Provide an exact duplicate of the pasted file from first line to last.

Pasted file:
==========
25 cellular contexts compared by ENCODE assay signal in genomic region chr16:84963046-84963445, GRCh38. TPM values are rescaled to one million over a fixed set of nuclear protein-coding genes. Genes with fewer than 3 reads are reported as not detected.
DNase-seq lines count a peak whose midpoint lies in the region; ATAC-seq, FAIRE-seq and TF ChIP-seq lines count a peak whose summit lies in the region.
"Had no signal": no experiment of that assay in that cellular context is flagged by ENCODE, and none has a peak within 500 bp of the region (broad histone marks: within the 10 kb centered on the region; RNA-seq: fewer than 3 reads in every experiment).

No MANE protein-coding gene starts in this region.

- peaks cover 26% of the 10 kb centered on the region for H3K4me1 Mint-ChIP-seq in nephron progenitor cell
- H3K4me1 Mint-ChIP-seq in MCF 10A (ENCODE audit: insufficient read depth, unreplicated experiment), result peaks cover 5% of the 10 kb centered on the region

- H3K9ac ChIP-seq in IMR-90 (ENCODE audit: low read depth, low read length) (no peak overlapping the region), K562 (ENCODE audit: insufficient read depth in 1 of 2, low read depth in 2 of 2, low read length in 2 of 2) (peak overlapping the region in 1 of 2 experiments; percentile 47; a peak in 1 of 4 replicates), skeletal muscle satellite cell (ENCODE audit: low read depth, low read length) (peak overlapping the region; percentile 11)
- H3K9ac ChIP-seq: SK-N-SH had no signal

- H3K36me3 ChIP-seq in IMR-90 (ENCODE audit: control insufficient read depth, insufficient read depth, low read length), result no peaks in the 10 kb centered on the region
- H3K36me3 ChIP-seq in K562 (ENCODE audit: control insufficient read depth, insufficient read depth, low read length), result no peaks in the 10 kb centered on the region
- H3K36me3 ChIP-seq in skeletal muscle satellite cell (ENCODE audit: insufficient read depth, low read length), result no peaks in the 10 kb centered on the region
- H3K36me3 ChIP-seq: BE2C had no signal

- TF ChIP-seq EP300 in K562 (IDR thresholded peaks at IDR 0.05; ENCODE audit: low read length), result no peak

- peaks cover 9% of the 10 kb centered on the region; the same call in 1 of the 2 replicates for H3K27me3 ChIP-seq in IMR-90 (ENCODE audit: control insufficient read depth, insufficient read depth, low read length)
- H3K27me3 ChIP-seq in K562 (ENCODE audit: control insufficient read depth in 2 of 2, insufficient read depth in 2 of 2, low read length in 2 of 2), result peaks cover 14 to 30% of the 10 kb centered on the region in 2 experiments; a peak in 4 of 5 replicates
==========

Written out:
25 cellular contexts compared by ENCODE assay signal in genomic region chr16:84963046-84963445, GRCh38. TPM values are rescaled to one million over a fixed set of nuclear protein-coding genes. Genes with fewer than 3 reads are reported as not detected.
DNase-seq lines count a peak whose midpoint lies in the region; ATAC-seq, FAIRE-seq and TF ChIP-seq lines count a peak whose summit lies in the region.
"Had no signal": no experiment of that assay in that cellular context is flagged by ENCODE, and none has a peak within 500 bp of the region (broad histone marks: within the 10 kb centered on the region; RNA-seq: fewer than 3 reads in every experiment).

No MANE protein-coding gene starts in this region.

- peaks cover 26% of the 10 kb centered on the region for H3K4me1 Mint-ChIP-seq in nephron progenitor cell
- H3K4me1 Mint-ChIP-seq in MCF 10A (ENCODE audit: insufficient read depth, unreplicated experiment), result peaks cover 5% of the 10 kb centered on the region

- H3K9ac ChIP-seq in IMR-90 (ENCODE audit: low read depth, low read length) (no peak overlapping the region), K562 (ENCODE audit: insufficient read depth in 1 of 2, low read depth in 2 of 2, low read length in 2 of 2) (peak overlapping the region in 1 of 2 experiments; percentile 47; a peak in 1 of 4 replicates), skeletal muscle satellite cell (ENCODE audit: low read depth, low read length) (peak overlapping the region; percentile 11)
- H3K9ac ChIP-seq: SK-N-SH had no signal

- H3K36me3 ChIP-seq in IMR-90 (ENCODE audit: control insufficient read depth, insufficient read depth, low read length), result no peaks in the 10 kb centered on the region
- H3K36me3 ChIP-seq in K562 (ENCODE audit: control insufficient read depth, insufficient read depth, low read length), result no peaks in the 10 kb centered on the region
- H3K36me3 ChIP-seq in skeletal muscle satellite cell (ENCODE audit: insufficient read depth, low read length), result no peaks in the 10 kb centered on the region
- H3K36me3 ChIP-seq: BE2C had no signal

- TF ChIP-seq EP300 in K562 (IDR thresholded peaks at IDR 0.05; ENCODE audit: low read length), result no peak

- peaks cover 9% of the 10 kb centered on the region; the same call in 1 of the 2 replicates for H3K27me3 ChIP-seq in IMR-90 (ENCODE audit: control insufficient read depth, insufficient read depth, low read length)
- H3K27me3 ChIP-seq in K562 (ENCODE audit: control insufficient read depth in 2 of 2, insufficient read depth in 2 of 2, low read length in 2 of 2), result peaks cover 14 to 30% of the 10 kb centered on the region in 2 experiments; a peak in 4 of 5 replicates